four five bugs.
- reference counted array memory not thread-safe
- zero elapsed kernel run time treated as compute device failure
- scheduler assumed there is always a fastest known compute device
- memory manager confused by incremental trace with too much history
- interpreter left uninitialized data in arrays of ones and zeros
It’s kind of shocking, actually.
The last bug in the interpreter took the most work to find. Yet, it was the dumbest, a for-loop that looked like this:
for (int j = 0; i < W * H; i++)
m->floatPtr()[i] = _floatValue;
That is so obviously wrong. It so happens this works just fine in the single threaded case.
Some lessons from this:
- there is no magic, only bugs and stuff not understood yet
- a stress testing and validation suite is really necessary
- if the initial release includes bugs like this, it will be dead on arrival
Now I can get back to the JIT.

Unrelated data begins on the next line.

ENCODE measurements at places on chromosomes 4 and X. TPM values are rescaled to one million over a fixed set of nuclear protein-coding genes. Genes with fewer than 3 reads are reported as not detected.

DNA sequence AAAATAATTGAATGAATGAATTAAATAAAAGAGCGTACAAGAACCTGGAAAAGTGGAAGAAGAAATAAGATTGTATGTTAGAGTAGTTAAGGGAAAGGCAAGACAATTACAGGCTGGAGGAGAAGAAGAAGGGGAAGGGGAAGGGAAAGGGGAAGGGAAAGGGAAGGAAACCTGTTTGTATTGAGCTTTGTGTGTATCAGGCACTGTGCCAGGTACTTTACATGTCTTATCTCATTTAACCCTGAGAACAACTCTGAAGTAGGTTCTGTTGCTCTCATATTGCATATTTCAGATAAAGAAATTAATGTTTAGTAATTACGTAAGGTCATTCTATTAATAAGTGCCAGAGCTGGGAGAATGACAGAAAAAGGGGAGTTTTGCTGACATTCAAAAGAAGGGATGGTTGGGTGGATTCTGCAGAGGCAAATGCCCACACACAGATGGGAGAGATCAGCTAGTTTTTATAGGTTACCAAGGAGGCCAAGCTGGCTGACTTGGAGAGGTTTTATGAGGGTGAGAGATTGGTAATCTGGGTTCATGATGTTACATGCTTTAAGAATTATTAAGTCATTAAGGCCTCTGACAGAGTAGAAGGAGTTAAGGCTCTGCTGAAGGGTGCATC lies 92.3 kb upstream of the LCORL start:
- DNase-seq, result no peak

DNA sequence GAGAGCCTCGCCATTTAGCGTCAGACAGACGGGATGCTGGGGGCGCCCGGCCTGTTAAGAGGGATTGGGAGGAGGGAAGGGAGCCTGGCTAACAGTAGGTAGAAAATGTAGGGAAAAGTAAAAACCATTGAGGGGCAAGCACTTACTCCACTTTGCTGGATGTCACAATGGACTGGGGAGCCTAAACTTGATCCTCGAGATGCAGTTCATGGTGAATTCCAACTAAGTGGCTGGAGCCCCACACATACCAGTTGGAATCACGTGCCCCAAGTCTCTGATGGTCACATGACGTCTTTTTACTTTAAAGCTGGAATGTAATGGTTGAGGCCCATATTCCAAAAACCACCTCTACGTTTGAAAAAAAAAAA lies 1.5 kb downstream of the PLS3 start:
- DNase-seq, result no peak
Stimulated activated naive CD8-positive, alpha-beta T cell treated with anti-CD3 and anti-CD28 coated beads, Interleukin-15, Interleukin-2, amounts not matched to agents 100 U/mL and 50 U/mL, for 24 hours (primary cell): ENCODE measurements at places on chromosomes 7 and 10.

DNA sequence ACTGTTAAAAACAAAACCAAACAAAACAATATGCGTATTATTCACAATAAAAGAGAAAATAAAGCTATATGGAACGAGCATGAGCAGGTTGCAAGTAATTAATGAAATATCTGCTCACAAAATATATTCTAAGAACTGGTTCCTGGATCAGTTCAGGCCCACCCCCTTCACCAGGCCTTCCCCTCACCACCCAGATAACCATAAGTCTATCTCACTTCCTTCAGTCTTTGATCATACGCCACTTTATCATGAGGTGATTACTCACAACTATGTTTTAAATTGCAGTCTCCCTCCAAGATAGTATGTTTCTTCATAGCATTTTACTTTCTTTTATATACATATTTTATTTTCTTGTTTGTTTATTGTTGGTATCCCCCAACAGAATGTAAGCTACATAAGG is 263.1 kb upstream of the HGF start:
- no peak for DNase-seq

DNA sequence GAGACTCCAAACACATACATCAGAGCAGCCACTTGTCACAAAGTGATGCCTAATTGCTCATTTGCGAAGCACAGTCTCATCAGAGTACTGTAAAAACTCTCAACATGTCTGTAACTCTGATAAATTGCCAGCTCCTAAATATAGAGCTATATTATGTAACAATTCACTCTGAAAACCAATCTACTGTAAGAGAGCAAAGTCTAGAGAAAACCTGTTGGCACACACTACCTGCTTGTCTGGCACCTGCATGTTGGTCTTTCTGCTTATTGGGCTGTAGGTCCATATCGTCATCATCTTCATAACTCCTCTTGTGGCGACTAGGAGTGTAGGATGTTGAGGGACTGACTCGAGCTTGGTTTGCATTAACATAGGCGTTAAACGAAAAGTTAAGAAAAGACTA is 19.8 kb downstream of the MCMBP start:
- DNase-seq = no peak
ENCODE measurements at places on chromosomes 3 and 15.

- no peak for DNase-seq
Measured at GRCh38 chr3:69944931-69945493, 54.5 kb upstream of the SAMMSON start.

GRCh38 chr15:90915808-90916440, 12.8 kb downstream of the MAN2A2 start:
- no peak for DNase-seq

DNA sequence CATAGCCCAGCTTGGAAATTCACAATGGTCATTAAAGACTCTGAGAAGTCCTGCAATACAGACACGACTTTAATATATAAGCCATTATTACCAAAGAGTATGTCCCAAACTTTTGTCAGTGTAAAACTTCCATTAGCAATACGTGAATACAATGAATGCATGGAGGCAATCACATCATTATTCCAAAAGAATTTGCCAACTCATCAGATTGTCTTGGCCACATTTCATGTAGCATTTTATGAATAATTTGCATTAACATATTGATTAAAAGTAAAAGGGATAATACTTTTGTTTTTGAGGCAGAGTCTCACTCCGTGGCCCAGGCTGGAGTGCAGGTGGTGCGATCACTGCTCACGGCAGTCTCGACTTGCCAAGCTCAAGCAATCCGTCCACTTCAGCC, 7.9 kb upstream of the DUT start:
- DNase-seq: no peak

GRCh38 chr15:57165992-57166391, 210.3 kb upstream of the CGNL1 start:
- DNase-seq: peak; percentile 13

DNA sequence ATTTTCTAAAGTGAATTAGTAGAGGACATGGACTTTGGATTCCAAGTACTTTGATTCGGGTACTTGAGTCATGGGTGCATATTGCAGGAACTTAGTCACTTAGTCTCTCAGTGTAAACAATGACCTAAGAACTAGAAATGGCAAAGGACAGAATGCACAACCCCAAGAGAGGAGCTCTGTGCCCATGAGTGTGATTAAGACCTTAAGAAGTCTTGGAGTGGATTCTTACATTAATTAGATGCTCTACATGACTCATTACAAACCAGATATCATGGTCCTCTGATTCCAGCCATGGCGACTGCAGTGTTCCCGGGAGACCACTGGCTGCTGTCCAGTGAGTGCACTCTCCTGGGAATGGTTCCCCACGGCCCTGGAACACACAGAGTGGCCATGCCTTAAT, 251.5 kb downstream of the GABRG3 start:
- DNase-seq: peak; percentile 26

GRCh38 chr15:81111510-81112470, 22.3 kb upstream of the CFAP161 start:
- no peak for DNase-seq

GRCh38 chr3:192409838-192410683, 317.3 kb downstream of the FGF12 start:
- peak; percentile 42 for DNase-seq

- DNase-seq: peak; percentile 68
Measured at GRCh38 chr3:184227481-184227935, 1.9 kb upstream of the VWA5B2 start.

What prompted the discovery of so many bugs were the middle-end JIT optimizations I’m working on. One of them is “lifting” BLAS level 2 operations (GEMV) to BLAS level 3 (GEMM). If there are N threads/traces each doing a matrix/vector multiply with the same matrix, that can be transformed to a matrix/matrix multiply. This is a huge optimization. For a discrete GPU that is I/O bound by data transfer over the PCIe bus, it can easily mean a 100x increase in throughput.
BEFORE WITH N TRACES, WHERE i = 0 .. N-1 AFTER WITH 1 VECTORIZED TRACE
Arrayf64 A = Arrayf64::make2(N, N, cpuA); Arrayf64 A = Arrayf64::make2(N, N, cpuA);
Arrayf64 p = Arrayf64::make1(N, cpuP[i]); Arrayf64 P = Arrayf64::make2(N, N, cpuP);
Arrayf64 Ap = matmul(A, p); Arrayf64 AP = matmul(A, P);
It actually works a little differently than the PeakStream code above suggests. But the transformation is conceptually the same.